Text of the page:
This was mostly a weekend for staying in, and as it happens I mostly stayed in this weekend.
Since I don’t already have enough ways to fritter away tinker-time on those Internets </sarcasm>, it’s a lucky thing Flickr came along. Flickr is a sprawling virtual warehouse e-complex for storing your photographs. It’s also a fantastic time sink, and a whole lotta fun.
Back in the old days when humanity used to shoot film — February, in my case — your pictures were those things that wouldn’t all fit into the photo albums and eventually got dusty and crumpled and tacky on the finish side from exposure and where did those negatives go anyway (YMMV if you are not a slovenly bachelor, or if you have lots of closet space). Now that we shoot pixels — they shoot pixels, don’t they? — your pictures are those things that won’t all fit onto the hard drive, so you conveniently burn them to CD.
My theory about burning things to CD is that it’s a really great way to open dimensional portals. It works like this. You take those 200 files you don’t really want — shy photos, what-was-I-thinking mp3′s, incriminating drunken email notes, Yahoo chat logs, whatever — and burn them to a CD to keep them out of the way, along with 5 or 6 important items you’d actually like to see again. These might be drafts, notes, ideas for Really Great Inventions, snippets of dialog for Really Great Stories. You put the CD away onto the Dimensional Rift Storage Spindle™, and let a few weeks pass. Then you wake up with a hankering to hear that mp3 of that song you suddenly like so much. You fish out the CD, toddle it into the CD tray, pull up a file menu, search through it. And voilà! 200 files you don’t want, and none of the good ones.
Dimensional portal. We’re working on harnessing it for future Star Trek spinoffs.
Anyway, for 25 clams a year and as many hours as you can yank out of a day, Flickr will store your photos. All of them. (With the free basic account, Flickr will store just most of them: thanks go to blogger buddy Paul Frankenstein for upgrading me to the awe-inspiring Pro account.) Between that and the first season of Deadwood on DVD, there went Friday, some of Saturday, and bits of Sunday. Now you can thumb through my pictures on Flickr. That, and has there ever been a character as deep and dark as Al Swearengen? I intend to talk like Al from now on, until someone points out that I’m acting like a jerk.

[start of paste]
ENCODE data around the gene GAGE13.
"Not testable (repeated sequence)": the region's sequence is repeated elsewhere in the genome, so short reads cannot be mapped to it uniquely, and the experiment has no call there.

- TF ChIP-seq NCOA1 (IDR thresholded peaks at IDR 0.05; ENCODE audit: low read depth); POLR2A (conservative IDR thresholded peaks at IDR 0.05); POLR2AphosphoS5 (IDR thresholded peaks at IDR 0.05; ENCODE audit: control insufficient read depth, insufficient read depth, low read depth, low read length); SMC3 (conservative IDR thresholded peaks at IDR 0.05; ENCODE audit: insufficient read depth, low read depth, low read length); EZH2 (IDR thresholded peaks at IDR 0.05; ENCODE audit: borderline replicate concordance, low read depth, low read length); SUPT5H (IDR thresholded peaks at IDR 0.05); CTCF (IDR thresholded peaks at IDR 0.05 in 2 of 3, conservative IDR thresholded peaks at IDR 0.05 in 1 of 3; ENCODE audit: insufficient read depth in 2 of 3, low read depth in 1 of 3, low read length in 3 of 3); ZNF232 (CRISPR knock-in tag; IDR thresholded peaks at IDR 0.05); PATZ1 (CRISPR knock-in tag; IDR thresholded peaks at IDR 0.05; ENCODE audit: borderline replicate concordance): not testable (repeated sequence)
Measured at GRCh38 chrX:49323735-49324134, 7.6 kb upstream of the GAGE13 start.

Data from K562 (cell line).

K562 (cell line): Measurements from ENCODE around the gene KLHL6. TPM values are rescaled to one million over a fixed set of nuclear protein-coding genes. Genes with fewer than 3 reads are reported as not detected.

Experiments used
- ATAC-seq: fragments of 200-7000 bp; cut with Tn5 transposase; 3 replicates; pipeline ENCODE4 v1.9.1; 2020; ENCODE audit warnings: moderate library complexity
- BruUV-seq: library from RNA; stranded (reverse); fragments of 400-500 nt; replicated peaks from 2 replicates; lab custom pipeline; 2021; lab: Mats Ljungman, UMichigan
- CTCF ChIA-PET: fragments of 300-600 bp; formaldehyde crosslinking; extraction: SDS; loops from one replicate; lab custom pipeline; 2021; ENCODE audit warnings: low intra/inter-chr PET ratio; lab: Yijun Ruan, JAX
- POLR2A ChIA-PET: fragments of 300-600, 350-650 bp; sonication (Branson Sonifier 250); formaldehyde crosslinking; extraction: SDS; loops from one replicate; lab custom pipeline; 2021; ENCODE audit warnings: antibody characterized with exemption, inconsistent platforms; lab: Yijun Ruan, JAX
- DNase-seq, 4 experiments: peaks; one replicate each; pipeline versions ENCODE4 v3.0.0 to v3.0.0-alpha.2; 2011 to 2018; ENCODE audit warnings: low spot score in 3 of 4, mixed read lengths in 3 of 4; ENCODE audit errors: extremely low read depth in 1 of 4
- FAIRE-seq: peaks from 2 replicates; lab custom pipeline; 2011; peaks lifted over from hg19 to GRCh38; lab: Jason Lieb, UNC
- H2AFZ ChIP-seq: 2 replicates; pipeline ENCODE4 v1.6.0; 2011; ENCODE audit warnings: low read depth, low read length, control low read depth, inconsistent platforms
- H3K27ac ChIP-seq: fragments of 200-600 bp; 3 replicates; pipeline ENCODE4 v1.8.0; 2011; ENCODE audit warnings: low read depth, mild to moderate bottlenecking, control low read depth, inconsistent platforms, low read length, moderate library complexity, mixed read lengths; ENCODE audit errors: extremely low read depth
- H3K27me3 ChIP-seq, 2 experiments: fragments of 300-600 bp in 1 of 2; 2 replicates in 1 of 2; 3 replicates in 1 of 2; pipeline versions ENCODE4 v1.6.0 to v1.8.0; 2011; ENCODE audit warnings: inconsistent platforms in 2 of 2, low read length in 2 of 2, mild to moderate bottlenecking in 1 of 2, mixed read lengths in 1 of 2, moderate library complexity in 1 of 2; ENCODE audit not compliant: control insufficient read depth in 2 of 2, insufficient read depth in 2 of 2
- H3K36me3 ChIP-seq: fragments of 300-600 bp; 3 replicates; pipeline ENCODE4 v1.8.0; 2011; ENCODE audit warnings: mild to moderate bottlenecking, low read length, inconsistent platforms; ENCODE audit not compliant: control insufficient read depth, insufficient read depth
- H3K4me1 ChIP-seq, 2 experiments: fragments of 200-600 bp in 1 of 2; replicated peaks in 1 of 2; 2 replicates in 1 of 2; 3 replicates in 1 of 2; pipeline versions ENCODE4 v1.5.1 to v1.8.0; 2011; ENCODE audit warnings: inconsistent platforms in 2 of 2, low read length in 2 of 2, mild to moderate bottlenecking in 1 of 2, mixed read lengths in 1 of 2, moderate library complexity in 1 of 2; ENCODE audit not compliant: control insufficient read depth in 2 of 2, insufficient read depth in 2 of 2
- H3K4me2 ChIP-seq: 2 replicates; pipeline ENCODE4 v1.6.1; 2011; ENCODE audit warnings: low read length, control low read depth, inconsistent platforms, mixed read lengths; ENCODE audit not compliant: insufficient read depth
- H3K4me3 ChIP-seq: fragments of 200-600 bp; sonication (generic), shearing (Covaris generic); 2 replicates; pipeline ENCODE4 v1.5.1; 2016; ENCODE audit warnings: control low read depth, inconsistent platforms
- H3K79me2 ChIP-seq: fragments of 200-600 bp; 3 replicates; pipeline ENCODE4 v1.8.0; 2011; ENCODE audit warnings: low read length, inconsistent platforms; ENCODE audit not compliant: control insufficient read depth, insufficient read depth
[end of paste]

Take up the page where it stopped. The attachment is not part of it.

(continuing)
The image slices up above are crops of fuller photos you’ll find on my Flickr page: up top is lovely Harvest Moon and on bottom is glorious Miss Saturn, both of whom brought light into a dark rainy Saturday night. Between them is Bradford Scobie as Ukulele Louie, who doesn’t inspire raptures so much as paroxysms. But that’s another story for a different kitchen. Suffice it to say that Saturday night ended far into Sunday morning and the words “ouch” and “whoa, ouch” were not far from mind.
Jess and I went out for another in our series Bad Monster Movie Blogger Events later in the afternoon, chowing down on The Amityville Horror, a.k.a. It’s a True Story No It Isn’t Oh Yeah What Do You Know Well It Isn’t Just Shut Up Fine Bite Me. We should get this straight right away: it’s a pretty poor movie. And by the end we were clenched in our balcony seats, feet pulled up from the dangerous floor, tingled and flinching. Silly and shallow, yes: and that was some scary shit.
Next up on the Bad Monster Movie Blogger Events calendar: House of Wax, with Paris Hilton. Yay!